Friday, July 25, 2008

Artist Lunch

Today was my daughter's last day of preschool for the summer. Next year she'll be in a new room, so today was the last hurrah. The last-day-of-school energy pulsed through the school, so I stole a little bit of that vibe, walked out of there with a little more bounce in my step, and carried it into my day. I've learned to seize such opportunities in life.

From there I drove to The Community Mercantile to purchase items for something I call an artist's lunch. With an artist's lunch, I indulge my Bohemian urges. About once a month, I like to pack myself a simple, inexpensive, spartan-like meal, and I spend the morning or a few hours just reading and writing. After expending my creative energy, I enjoy a simple meal. Here's a look at today's artist's lunch:

First I stopped at the Merc to visit their cheese case:

At the very end of the case is a little box where they sell little "nubs" of cheese that are leftover after slicing cheese into wedges. I've found that this is a inexpensive way for me to sample new cheeses. For this small town boy who consumed a steady diet of Kraft cheeses and Velveeta growing up, these artisan cheeses in the little box at the end of the cheese case are a revelation.
The pickings were slim, but I found a German cheese called a Butterkase, which according to its label tasted like butter. For the record, if you want to absolutely convince me to try a new food, tell me it tastes like butter or bacon, and I'll be sold.

Then I spent time browsing the store for inspiration and other items for lunch. In the deli I spotted some roasted sweet potatoes in a ancho chile vinagrette that looked tasty, but at $3.50 they were too expensive for this artist. However, this would be a great recipe to tackle in my kitchen . I ended up purchasing a black plum and a roll called a Brotchen that was baked by Wheatfield's Bakery. I spent $1.95 for my lunch (I usually shoot for a meal under $2). More on lunch later. First I had to earn lunch, so I walked up to the University of Kansas campus and spent my morning at the library. I always try to find a place to sit with a big window and a pleasant view.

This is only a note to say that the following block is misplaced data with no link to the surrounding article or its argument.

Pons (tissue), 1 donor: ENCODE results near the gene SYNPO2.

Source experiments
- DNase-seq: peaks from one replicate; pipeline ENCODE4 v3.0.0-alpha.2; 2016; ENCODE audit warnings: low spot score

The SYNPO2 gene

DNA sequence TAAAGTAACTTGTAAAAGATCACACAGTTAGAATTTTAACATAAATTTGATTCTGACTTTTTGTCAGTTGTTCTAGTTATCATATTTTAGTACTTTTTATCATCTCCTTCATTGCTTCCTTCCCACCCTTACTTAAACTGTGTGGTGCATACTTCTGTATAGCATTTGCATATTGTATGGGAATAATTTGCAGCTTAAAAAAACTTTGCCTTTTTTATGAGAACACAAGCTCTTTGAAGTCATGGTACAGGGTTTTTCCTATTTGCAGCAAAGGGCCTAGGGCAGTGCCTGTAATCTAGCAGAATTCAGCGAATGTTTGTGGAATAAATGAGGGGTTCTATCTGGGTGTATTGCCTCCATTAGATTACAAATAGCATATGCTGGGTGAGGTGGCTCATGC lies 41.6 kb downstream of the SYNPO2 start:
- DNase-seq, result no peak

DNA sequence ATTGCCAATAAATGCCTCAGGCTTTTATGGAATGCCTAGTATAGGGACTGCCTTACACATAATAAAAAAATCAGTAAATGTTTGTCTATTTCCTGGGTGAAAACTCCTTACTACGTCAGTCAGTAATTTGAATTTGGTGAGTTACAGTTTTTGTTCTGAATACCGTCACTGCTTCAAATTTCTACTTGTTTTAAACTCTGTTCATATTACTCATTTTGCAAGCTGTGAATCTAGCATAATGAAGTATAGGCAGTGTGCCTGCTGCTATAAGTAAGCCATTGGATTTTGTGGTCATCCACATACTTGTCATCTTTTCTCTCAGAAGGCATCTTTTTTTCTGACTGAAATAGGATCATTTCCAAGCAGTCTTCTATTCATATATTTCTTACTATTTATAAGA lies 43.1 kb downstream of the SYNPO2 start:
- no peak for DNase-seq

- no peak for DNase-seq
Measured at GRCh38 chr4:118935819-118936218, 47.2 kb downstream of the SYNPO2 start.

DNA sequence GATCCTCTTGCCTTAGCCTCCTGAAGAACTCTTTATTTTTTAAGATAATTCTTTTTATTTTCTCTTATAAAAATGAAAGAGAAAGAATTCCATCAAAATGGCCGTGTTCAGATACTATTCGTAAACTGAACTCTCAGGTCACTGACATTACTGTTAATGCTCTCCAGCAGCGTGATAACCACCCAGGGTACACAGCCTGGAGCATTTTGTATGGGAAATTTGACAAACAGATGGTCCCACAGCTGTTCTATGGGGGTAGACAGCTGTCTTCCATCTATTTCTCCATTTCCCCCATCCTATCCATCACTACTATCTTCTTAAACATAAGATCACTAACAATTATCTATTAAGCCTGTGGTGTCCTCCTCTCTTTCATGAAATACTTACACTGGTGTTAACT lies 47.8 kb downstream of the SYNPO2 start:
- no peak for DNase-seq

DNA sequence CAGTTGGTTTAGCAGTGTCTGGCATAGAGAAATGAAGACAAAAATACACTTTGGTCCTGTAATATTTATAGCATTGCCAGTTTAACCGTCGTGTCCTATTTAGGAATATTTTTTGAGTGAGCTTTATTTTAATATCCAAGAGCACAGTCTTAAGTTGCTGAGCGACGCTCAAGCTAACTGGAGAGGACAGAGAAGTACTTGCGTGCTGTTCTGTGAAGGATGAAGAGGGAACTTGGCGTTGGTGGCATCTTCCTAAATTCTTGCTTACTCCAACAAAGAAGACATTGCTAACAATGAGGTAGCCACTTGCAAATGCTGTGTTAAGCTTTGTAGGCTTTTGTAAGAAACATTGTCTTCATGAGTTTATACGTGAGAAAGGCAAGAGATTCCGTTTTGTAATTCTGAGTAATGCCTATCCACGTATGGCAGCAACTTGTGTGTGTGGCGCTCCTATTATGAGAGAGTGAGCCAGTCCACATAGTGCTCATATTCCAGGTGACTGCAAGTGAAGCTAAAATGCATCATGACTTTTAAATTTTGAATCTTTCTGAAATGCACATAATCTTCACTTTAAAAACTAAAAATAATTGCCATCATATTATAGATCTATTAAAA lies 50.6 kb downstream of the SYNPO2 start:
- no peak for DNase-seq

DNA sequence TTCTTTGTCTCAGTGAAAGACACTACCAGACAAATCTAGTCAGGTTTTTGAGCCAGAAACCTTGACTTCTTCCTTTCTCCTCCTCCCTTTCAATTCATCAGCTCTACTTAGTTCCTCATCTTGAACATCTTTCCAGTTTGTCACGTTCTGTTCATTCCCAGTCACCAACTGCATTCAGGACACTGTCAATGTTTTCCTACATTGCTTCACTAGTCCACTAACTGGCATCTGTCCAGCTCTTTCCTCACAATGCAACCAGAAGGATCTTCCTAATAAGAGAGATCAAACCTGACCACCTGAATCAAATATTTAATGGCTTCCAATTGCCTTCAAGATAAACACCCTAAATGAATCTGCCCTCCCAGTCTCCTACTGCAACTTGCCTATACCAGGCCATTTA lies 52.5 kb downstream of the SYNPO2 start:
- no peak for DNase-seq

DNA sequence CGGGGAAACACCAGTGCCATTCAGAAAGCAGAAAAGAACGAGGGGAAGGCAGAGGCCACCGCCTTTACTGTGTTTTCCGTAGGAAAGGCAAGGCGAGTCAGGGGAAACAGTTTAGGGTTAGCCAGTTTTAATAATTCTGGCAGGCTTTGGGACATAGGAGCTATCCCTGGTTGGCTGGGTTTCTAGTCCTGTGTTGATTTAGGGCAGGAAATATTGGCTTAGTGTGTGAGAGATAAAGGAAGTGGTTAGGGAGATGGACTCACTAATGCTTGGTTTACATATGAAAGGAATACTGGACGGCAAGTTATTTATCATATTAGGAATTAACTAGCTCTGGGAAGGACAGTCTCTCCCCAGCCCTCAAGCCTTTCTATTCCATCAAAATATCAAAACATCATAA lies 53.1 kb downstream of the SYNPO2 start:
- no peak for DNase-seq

After 3 hours of being an artist/writer, I headed home. It's essential to slow down on these days, and I try to observe things that I would typically overlook, like this tree:

In my backyard, I found a cool, shady spot to enjoy my meal.
I ate with my hands; thus engaging all my senses during my meal.
During the entire meal, I kept thinking:

It's great to be alive,

P.S. This fall I'm determined to bake Brötchen, a German roll traditionally served at breakfast. I love the nutty, whole grain texture of this bread, and I've started to research for a recipe. I also found a 1968 Time magazine article titled "Brotchen from Heaven." The article explained that West Germans were forced to eat day-old Brötchen because of a law prohibiting commercial baking between 9:00 pm and 4:00 am. The article went on to report a recent agreement made with East Germany to import over 60,000 Brotchen a day to West Germans in Berlin. Needless to say, the West Germans were thrilled. When food can bypass the Iron Curtain, you know that food is more than food.


Susan said...

Hi old friend-
So glad you found my blog so I could find yours. Love Greasy Skillet! This is going into my daily "blog roll" so I can keep up with the goings on. Great idea- your artist lunch. I may have to steal that one some day.

Your profile pic shows you a happy family- good for you. I was so excited to see your comment. I told Brian that an old friend from high school has found my blog and then I realized that the last time I spoke to you was in high school. Do you realize that was almost 20 years ago? Ouch. We're getting old. :)

Marilyn said...

Oh, delicious! I like your artist's lunch, and we're big fans of the cheesy nubs of the Merc. It allows us to try so many cheeses without committing to a ten-dollar hunk.